August 27, 2007 - According to a study published in the August issue of Radiology, by using magnetic resonance (MR) images of the brain, researchers have identified a new abnormality related to disease progression and disability in patients with multiple sclerosis (MS).
“Based on these findings, physicians may be able to diagnose multiple sclerosis more accurately and identify patients at risk for developing progressive disease,” said the study’s lead author, Rohit Bakshi, M.D., associate professor of neurology and radiology at Harvard Medical School and director of clinical MS-MRI at Brigham and Women’s Hospital and Partners MS Center in Boston.
Dr. Bakshi and colleagues retrospectively reviewed the T1 MRI data of 145 MS patients, including 112 women and 33 men. Ninety-two patients had relapsing-remitting MS and 49 patients had secondary-progressive MS. The disease classification was unknown in four patients.
The researchers found that T1-weighted MR images of the brains of MS patients often depict bright areas called hyperintense lesions, also known as areas of “T1 shortening,” and set out to determine if there was a relationship between the frequency and location of these lesions and disease progression, brain atrophy and disability in patients with MS.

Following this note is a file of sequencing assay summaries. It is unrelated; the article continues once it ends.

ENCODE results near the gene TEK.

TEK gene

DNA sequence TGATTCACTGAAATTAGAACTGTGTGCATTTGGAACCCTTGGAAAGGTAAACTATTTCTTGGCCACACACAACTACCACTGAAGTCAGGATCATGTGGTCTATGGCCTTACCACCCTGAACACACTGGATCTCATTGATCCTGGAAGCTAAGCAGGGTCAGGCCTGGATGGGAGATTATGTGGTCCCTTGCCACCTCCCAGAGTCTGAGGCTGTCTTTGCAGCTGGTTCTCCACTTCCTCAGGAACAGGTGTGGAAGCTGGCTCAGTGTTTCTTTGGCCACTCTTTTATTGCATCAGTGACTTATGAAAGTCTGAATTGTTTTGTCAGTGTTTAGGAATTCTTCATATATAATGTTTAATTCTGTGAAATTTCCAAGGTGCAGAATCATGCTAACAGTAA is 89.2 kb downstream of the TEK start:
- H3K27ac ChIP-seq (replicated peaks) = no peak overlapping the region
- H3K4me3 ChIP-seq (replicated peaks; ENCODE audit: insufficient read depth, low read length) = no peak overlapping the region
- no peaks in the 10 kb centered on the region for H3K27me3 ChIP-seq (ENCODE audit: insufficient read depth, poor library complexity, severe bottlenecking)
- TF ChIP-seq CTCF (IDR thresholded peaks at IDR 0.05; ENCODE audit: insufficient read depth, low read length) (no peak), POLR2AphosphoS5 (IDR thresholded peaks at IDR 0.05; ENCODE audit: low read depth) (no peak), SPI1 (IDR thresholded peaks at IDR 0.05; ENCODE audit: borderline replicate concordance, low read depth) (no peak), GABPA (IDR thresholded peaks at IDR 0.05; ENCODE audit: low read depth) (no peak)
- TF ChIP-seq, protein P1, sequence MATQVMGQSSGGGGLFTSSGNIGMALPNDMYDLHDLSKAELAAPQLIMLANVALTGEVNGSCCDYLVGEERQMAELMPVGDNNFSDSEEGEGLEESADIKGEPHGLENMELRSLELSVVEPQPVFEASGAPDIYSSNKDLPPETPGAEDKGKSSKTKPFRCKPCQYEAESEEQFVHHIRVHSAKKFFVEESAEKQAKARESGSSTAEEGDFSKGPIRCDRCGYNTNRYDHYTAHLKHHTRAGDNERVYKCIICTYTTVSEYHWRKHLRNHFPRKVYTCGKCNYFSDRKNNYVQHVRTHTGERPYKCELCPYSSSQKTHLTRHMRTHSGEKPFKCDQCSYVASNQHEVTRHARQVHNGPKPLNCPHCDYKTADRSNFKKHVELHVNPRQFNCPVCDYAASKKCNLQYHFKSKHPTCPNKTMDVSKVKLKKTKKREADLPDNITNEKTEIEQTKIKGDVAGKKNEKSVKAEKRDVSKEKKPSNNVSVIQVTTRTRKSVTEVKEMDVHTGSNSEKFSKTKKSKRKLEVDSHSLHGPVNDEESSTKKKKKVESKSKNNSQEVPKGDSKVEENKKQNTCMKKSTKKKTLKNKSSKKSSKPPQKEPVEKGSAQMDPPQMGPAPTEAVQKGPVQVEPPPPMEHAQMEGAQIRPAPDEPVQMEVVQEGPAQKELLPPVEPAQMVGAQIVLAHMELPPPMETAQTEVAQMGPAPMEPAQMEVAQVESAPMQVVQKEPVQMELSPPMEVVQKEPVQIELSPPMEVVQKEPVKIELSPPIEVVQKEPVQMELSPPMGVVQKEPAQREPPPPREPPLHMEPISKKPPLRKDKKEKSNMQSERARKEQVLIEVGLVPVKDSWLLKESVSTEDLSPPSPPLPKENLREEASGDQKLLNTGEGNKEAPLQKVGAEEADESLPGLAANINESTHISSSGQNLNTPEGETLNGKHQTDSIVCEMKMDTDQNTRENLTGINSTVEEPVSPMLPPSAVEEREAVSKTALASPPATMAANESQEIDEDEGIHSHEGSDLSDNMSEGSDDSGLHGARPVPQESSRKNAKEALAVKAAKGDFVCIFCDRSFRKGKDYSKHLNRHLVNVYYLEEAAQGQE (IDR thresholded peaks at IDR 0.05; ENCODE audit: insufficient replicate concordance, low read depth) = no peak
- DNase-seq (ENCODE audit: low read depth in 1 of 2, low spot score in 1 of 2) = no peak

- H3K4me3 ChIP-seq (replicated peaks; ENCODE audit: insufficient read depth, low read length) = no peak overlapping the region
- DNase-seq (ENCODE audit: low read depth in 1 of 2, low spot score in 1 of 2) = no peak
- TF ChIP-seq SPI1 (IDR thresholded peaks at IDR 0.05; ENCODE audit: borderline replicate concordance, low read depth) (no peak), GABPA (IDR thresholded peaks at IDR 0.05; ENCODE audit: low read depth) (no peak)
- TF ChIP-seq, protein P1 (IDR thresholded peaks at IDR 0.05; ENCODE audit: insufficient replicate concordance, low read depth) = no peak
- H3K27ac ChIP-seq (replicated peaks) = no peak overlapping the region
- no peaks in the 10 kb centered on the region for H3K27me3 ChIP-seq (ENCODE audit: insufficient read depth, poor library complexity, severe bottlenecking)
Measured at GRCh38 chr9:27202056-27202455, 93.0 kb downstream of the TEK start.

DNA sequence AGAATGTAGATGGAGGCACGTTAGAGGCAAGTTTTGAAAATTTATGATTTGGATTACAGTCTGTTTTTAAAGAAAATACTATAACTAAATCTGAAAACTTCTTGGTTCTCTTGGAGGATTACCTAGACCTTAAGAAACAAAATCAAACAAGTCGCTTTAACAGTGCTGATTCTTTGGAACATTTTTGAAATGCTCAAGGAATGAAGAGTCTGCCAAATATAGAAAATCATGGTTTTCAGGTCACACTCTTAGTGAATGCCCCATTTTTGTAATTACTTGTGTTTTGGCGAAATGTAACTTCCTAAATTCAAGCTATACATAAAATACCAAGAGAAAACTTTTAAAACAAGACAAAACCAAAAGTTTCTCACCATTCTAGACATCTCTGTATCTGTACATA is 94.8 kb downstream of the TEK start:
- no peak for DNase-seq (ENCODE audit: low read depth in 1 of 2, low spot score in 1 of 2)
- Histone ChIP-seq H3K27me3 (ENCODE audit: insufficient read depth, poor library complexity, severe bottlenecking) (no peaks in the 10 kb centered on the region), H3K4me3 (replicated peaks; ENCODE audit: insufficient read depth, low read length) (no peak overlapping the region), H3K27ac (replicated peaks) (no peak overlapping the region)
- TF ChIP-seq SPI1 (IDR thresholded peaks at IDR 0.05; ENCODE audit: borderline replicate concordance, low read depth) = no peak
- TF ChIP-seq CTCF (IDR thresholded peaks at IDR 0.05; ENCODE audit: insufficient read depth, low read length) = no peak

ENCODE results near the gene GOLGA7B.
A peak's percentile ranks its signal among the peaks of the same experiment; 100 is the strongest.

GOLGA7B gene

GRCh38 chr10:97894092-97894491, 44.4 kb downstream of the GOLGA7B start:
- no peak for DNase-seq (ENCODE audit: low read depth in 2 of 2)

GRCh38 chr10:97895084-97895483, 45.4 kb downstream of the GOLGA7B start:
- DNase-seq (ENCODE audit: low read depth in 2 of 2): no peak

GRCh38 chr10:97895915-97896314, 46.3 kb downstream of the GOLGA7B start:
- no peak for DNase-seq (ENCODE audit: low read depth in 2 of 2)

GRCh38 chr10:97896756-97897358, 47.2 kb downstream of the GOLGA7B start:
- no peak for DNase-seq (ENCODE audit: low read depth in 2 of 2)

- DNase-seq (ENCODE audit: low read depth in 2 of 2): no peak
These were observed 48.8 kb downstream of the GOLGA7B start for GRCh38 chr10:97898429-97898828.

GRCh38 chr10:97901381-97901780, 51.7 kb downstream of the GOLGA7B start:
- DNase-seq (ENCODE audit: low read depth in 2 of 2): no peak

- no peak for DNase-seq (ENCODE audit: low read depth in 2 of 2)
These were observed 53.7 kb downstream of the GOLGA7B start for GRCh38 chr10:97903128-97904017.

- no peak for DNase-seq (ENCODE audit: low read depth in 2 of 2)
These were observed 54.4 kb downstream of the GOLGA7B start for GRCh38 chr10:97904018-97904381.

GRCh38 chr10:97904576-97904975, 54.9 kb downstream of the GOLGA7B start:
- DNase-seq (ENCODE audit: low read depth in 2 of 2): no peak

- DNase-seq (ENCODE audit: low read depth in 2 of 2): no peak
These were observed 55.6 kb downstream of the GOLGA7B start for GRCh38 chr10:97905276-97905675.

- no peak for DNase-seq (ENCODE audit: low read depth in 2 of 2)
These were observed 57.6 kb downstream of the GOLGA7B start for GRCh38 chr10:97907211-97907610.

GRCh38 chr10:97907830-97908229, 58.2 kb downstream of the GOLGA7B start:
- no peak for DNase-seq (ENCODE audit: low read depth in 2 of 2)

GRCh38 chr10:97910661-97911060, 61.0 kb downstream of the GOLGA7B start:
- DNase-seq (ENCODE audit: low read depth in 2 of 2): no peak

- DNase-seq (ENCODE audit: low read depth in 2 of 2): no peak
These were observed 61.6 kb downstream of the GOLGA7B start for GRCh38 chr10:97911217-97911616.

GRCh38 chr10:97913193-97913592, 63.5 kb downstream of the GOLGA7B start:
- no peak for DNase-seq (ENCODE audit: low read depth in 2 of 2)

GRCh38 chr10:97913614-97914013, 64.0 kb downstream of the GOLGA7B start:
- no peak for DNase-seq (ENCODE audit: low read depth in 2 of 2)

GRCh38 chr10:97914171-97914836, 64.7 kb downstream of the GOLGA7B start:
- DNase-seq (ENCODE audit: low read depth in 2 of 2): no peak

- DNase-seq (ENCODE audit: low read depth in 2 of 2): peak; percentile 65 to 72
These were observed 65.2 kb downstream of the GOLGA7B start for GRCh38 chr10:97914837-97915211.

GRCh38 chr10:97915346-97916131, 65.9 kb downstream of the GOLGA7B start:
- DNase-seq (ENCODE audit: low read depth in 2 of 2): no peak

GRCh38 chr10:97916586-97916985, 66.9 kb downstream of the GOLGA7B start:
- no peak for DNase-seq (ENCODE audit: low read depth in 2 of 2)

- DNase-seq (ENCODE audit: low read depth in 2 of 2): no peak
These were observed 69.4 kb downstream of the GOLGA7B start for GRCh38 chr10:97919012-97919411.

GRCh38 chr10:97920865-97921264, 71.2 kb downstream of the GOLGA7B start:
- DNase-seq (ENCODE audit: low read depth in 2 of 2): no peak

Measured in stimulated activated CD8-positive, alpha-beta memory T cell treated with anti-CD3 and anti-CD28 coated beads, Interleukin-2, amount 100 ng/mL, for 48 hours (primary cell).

The analysis uncovered 340 T1 hyperintense lesions in 123 patients. Lesions were more likely to be present in patients with secondary-progressive MS. In addition, 71 percent of patients with secondary-progressive MS had multiple T1 hyperintense lesions, compared with 46 percent of relapsing-remitting MS patients. The total number of T1 hyperintense lesions was closely correlated with physical disability, disease progression and brain atrophy.
“The findings suggest that T1 hyperintense lesions commonly occur in patients with MS and that the presence of multiple lesions indicates a risk for an advancing disease course,” Dr. Bakshi said. “These results further emphasize the importance of MR neuroimaging in the diagnosis and management of neurologic disorders such as MS.”
For more information: www.rsna.org/radiologyjnl